A total of 175 firefighters, EMS, law enforcement, hospital personnel or other first-responders completed the pre- and post-test. Firefighters produced higher baseline scores than all other disciplines during pre-test analysis. At the end of the training all disciplines demonstrated significantly higher scores on the post-test when compared with their respective baseline averages. Improvements in post-test scores were noted for participants from all disciplines and in all didactic areas: communications, NIMS/ICS, and triage.
Mass-casualty incidents offer significant challenges for prehospital and emergency room workers. Fire, Police and EMS personnel must secure the scene, establish communications, define individuals’ roles and responsibilities, allocate resources, triage patients, and assign transport priorities. After emergency department notification and in advance of arrival, emergency department personnel must assess available physical resources and availability and type of manpower, all while managing patients already under their care. Mass-casualty incident trainings should strengthen the key, individual elements essential to well-coordinated response such as communications, incident management system and triage. The practice scenarios should be matched to the specific resources of the community. The authors also believe that these trainings should be provided with all disciplines represented to eliminate training “silos,” to allow for discussion of overlapping jurisdictional or organizational responsibilities, and to facilitate team building.
GlowSD, ColucciVJ, AllingtonDR, NoonanCW, HallEC. Managing Multiple-Casualty Incidents: A Rural Medical Preparedness Training Assessment. Prehosp Disaster Med. 2013;28(4):1-8.
In January 2009, the IAEA EMRAS II (Environmental Modelling for Radiation Safety II) program was launched. The goal of the program is to develop, compare and test models for the assessment of radiological impacts to the public and the environment due to radionuclides being released or already existing in the environment; to help countries build and harmonize their capabilities; and to model the movement of radionuclides in the environment. Within EMRAS II, nine working groups are active; this paper will focus on the activities of Working Group 1: Reference Methodologies for Controlling Discharges of Routine Releases. Within this working group environmental transfer and dose assessment models are tested under different scenarios by participating countries and the results compared. This process allows each participating country to identify characteristics of their models that need to be refined. The goal of this working group is to identify reference methodologies for the assessment of exposures to the public due to routine discharges of radionuclides to the terrestrial and aquatic environments. Several different models are being applied to estimate the transfer of radionuclides in the environment for various scenarios. The first phase of the project involves a scenario of nuclear power reactor with a coastal location which routinely (continuously) discharges 60Co, 85Kr, 131I, and 137Cs to the atmosphere and 60Co, 137Cs, and 90Sr to the marine environment. In this scenario many of the parameters and characteristics of the representative group were given to the modellers and cannot be altered. Various models have been used by the different participants in this inter-comparison (PC-CREAM, CROM, IMPACT, CLRP POSEIDON, SYMBIOSE and others). This first scenario is to enable a comparison of the radionuclide transport and dose modelling. These scenarios will facilitate the development of reference methodologies for controlled discharges.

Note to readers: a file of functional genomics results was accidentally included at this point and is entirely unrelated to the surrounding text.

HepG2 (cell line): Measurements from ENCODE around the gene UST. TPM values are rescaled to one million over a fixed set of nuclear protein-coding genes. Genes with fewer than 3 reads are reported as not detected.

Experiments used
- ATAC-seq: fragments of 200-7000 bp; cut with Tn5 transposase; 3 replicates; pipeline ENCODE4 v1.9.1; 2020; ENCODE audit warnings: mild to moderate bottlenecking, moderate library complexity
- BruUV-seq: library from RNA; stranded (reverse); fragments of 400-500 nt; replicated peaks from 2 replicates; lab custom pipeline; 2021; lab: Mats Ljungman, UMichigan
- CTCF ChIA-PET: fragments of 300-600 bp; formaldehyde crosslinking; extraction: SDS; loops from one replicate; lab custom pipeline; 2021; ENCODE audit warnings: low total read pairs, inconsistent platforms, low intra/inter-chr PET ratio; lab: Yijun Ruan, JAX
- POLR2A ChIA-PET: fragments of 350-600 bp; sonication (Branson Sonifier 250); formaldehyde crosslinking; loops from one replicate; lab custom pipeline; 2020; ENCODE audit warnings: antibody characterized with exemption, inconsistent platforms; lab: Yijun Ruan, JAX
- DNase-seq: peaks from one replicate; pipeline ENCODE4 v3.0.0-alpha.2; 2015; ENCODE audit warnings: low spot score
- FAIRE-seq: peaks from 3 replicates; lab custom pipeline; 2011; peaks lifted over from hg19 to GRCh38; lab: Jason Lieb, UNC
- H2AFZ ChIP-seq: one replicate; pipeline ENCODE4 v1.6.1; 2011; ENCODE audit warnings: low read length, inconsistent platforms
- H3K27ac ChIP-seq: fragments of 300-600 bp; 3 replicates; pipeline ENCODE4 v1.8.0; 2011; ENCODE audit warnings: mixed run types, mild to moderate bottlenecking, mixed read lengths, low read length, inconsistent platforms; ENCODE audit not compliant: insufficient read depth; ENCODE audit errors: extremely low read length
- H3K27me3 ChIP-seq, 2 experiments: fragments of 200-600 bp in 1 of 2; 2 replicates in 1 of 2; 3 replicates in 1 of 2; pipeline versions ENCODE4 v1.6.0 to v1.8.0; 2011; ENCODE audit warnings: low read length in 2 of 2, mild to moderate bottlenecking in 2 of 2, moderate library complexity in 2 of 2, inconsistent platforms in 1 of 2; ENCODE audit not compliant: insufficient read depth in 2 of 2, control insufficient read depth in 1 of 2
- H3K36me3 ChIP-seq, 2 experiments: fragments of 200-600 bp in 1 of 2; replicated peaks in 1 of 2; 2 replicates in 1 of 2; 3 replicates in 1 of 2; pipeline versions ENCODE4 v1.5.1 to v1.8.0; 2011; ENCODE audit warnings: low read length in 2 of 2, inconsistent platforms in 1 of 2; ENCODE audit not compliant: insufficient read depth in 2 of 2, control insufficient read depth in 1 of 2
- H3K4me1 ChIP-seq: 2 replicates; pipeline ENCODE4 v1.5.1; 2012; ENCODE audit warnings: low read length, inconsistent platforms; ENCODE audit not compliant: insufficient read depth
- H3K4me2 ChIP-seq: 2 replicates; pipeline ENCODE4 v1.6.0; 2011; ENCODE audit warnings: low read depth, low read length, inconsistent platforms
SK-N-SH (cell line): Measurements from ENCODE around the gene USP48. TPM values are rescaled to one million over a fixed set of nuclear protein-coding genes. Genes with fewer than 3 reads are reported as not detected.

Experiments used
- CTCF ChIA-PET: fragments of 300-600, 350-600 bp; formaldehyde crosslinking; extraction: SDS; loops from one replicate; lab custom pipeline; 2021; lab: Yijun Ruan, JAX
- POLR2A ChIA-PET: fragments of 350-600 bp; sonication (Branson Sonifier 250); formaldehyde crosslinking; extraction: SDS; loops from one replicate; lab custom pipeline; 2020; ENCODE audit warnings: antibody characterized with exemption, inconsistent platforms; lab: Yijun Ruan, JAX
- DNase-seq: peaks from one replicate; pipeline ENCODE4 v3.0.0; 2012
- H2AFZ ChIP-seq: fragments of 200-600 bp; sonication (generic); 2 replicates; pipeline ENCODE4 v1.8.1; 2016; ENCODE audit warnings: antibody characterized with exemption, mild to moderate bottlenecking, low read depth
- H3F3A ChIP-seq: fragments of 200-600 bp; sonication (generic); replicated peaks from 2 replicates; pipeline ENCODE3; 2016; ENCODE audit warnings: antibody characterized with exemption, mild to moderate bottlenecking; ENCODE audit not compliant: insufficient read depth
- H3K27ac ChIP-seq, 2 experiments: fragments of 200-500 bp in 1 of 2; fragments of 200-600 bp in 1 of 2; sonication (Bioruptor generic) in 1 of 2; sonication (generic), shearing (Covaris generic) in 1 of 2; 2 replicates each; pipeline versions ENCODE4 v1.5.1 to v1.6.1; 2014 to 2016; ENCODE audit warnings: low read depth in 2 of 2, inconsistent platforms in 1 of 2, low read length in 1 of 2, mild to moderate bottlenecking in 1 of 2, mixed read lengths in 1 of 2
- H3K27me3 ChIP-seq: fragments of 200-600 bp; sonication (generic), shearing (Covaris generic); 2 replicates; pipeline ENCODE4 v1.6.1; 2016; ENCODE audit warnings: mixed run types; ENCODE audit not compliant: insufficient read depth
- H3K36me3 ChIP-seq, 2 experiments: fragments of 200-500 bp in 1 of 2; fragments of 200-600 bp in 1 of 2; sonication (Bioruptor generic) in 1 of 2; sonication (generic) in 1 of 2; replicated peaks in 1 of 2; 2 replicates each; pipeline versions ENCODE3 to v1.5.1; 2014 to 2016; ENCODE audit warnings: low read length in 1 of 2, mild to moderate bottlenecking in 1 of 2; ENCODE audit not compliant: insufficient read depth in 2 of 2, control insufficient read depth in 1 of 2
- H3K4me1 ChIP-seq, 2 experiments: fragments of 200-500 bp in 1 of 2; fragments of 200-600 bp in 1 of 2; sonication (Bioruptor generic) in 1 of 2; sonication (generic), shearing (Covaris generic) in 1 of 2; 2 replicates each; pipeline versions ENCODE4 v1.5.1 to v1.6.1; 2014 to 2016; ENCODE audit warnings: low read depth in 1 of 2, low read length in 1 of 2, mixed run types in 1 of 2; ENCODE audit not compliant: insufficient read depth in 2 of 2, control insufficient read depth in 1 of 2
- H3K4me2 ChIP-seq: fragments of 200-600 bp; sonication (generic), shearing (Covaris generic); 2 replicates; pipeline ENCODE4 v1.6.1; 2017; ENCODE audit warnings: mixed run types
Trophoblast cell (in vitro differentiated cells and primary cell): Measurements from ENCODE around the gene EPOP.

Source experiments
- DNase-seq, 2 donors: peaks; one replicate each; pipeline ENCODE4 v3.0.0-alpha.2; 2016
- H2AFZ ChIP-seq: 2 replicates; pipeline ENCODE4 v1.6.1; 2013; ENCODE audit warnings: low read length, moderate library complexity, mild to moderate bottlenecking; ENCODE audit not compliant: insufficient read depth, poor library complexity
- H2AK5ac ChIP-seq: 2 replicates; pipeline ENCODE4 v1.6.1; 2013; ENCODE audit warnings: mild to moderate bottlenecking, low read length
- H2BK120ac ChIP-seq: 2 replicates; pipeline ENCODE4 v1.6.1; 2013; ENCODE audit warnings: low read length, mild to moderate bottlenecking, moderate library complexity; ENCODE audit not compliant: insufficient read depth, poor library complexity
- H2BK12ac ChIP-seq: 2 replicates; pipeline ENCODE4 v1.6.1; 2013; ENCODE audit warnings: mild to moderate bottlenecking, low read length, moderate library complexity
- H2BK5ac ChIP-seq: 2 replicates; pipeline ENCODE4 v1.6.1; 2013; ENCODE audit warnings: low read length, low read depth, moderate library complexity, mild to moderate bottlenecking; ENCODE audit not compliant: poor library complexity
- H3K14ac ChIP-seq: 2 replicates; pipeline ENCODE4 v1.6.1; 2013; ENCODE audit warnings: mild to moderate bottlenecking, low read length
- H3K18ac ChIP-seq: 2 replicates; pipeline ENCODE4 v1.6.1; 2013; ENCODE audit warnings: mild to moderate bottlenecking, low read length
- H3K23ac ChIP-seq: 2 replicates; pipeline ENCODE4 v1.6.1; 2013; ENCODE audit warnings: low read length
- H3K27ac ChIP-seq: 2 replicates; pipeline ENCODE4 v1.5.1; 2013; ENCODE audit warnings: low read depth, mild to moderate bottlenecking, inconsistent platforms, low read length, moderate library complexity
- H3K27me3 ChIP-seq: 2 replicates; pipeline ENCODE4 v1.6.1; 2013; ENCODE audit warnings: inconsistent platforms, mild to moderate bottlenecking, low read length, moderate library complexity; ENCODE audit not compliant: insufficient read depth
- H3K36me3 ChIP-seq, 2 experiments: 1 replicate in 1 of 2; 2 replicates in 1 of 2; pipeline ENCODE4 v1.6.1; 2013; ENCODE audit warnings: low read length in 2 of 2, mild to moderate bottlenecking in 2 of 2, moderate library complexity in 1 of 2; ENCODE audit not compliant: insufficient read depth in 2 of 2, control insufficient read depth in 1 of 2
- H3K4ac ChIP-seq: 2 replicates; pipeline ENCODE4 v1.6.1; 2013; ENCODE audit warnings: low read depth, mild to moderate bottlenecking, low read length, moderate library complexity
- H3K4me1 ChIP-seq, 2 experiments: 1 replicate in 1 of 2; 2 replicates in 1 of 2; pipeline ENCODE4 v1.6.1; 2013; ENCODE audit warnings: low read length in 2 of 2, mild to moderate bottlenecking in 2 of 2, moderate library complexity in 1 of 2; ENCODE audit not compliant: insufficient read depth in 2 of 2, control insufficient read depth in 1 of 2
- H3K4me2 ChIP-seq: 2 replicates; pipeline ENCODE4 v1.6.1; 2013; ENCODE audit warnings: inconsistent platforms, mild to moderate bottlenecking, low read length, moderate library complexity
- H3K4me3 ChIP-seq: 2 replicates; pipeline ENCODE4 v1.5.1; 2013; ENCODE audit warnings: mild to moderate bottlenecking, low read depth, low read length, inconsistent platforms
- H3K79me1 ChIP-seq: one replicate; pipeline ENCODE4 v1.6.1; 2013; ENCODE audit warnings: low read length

Relationships between feeding ecology, population dynamics and conservation of estuarine shorebirds are becoming better understood mainly as a result of detailed long-term studies of birds in the northwest European estuaries most vulnerable to industrial and agricultural developments. Until five years ago the tidal flats of the Clyde Estuary held internationally and nationally important populations of ducks (Anatinae) and waders (Charadrii). To understand the reasons for changes in bird distribution it is necessary to know more about the factors which determine distribution. In this paper we examine the pattern of association between the Clyde's birds and their prey by evaluating the extent to which the distribution of birds is related to that of benthic invertebrates, heterospecific birds, season and tidal state.